It’s often assumed that blessings come directly from God or through a priest, minister or rabbi from God. But our Soul Matters theme challenges us to think of blessing in other ways.
From my colleague, Katie Covey:
We UU’s are a people of blessing because of our belief that each of us is able to bless and each of us is worthy to receive blessings.
This lens brought the whole month into focus.
Viewed through the lens of blessing, the Flower Communion becomes a UU Service of Blessing. We bless the flowers with our awareness. We bless each other with our simple message of diversity. We bless and heal each other and the world. This is the beauty of thematic ministry, the new angles which give our rituals life. There are several elements for the Flower Communion which I had never heard of. I hope some of the elements are new to you, too, as we steep ourselves in this uniquely UU ritual of blessing.
The lens of “Blessing” gave me a way to cover the celebration of Ramadan. The Muslims call the imperative to fast, a “blessing,” and give thanks for the extra time to concentrate on helping the needy and studying the Quran. They understand that hardship can liberate us into blessing.
The lens of “Blessing” gave me a way of recognizing the fight for racial justice and covering Juneteenth. It is hard, important work AND ALSO a blessing and joy to celebrate the rainbow of skin tones we are. It is a blessing and joy to celebrate the final reading emancipating the enslaved Africans in Texas. What a blessing that we can support the celebration of Juneteenth.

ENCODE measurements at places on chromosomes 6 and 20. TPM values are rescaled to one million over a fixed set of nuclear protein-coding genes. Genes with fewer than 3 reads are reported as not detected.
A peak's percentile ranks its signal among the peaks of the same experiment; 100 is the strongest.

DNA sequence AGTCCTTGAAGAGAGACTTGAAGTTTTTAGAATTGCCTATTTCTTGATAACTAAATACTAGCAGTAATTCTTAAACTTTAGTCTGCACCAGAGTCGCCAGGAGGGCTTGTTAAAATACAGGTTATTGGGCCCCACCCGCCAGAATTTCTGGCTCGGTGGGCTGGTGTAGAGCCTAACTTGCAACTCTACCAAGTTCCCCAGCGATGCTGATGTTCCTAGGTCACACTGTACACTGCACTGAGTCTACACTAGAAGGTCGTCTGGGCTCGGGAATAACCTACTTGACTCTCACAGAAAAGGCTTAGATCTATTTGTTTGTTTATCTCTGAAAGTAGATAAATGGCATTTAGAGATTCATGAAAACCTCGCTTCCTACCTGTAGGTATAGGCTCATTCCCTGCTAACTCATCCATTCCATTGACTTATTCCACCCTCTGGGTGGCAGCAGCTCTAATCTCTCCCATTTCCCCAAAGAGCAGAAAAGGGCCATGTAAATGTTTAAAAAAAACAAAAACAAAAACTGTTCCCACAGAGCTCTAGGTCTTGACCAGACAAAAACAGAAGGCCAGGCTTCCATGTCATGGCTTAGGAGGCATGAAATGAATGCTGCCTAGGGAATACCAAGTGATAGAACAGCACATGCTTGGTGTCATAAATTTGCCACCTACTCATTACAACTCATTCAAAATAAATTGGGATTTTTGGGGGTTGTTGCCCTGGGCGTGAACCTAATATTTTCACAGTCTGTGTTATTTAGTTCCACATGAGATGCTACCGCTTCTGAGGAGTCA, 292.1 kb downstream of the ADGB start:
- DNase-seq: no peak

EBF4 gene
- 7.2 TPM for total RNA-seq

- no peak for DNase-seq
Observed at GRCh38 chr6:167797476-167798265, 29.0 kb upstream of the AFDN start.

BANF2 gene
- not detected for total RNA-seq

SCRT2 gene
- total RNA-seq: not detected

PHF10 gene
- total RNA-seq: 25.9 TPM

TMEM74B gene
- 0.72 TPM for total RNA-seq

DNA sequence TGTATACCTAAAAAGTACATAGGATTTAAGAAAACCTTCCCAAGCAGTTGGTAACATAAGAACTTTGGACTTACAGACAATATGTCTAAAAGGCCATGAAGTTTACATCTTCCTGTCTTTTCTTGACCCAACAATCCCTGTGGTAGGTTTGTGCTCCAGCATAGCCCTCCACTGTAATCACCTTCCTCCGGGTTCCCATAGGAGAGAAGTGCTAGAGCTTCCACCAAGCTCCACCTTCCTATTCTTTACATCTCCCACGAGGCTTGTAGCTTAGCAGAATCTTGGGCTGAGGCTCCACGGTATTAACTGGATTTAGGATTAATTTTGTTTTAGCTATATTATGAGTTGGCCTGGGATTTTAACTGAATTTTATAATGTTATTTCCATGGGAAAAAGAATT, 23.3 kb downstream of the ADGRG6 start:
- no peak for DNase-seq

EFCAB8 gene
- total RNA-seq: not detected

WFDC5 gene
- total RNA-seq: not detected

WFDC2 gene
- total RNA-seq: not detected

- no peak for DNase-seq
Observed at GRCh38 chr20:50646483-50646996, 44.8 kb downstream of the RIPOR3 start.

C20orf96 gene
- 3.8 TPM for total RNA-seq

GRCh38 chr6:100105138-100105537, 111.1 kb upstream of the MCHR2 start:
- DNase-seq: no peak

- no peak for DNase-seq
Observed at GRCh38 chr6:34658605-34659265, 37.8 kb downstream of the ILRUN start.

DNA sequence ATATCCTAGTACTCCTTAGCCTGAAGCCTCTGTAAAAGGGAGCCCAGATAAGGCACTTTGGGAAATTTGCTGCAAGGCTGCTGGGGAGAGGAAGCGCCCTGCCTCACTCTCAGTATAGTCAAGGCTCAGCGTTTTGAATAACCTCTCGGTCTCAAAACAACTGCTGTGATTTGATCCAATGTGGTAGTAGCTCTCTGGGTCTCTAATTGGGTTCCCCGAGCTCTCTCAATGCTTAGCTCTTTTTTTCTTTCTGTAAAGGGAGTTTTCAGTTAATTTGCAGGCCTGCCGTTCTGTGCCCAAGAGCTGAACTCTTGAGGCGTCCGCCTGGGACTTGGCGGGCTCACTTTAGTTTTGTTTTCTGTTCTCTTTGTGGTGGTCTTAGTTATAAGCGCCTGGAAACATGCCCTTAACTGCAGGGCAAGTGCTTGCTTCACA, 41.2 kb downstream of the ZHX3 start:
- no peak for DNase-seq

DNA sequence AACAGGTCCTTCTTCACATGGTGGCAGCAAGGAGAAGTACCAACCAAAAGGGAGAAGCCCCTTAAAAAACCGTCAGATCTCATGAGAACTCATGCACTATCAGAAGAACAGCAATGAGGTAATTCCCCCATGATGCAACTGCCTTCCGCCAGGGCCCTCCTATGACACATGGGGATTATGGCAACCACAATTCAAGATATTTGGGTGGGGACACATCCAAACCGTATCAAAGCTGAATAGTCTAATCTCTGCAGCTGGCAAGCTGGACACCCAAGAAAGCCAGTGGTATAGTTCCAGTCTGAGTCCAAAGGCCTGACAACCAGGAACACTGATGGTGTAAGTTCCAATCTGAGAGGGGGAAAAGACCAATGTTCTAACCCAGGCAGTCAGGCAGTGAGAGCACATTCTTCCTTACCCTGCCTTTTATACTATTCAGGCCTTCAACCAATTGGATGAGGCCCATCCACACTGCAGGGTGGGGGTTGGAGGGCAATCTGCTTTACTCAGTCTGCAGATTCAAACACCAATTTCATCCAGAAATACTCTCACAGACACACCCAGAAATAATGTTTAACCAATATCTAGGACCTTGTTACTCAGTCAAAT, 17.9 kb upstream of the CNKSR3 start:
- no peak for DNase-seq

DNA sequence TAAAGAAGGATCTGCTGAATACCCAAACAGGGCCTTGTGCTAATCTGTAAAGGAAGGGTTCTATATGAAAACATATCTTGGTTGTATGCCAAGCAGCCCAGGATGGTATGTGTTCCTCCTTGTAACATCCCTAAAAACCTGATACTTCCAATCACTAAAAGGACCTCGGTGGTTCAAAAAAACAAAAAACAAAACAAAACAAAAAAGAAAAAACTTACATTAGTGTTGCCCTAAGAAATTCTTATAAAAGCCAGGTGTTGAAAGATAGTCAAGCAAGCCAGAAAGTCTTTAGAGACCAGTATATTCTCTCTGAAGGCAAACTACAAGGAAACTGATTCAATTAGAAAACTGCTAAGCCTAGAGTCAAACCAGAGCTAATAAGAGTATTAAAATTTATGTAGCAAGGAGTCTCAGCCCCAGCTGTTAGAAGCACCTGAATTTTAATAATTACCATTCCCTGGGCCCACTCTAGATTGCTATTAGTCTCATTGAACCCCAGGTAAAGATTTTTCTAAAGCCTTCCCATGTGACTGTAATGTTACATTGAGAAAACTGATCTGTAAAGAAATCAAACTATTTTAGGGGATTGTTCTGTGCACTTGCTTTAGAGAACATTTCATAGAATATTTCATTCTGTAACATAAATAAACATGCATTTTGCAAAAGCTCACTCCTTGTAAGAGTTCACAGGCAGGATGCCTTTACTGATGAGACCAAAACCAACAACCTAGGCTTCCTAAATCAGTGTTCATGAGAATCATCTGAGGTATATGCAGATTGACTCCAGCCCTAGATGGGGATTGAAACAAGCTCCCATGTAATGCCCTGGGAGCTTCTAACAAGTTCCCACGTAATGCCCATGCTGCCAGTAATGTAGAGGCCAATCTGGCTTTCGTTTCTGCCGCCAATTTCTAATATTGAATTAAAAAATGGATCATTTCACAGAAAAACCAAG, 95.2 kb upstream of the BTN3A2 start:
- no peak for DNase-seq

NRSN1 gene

I’ll be extending the theme of blessing when I lead the service on July 1st. I wondered “How can we as Unitarian Universalist evoke the power of offering blessings in ways that honor our religious tradition?” This service will be much like my service on May 27 – with a full sermon to engage the hearts and minds of adults – but divided into small chunks in the service and with more music and interaction than traditional services, but not with the pageantry of our multigenerational services, to make it more accessible to children and youth.
In case you missed it, the title is “You can do it! – The Potential Power of Blessings”
Rabbi Lawrence Kushner offers “The one who offers a blessing is like a coach whispering to an athlete before a competition, “You can do it!” More than encouragement, positive spin, or sincere wish, the words of blessing literally bring forth and make real an otherwise unrealizable force. In this way, blessing is not supplication but symbiosis.”
In joyful service,
Leah Purcell, Director of Religious Education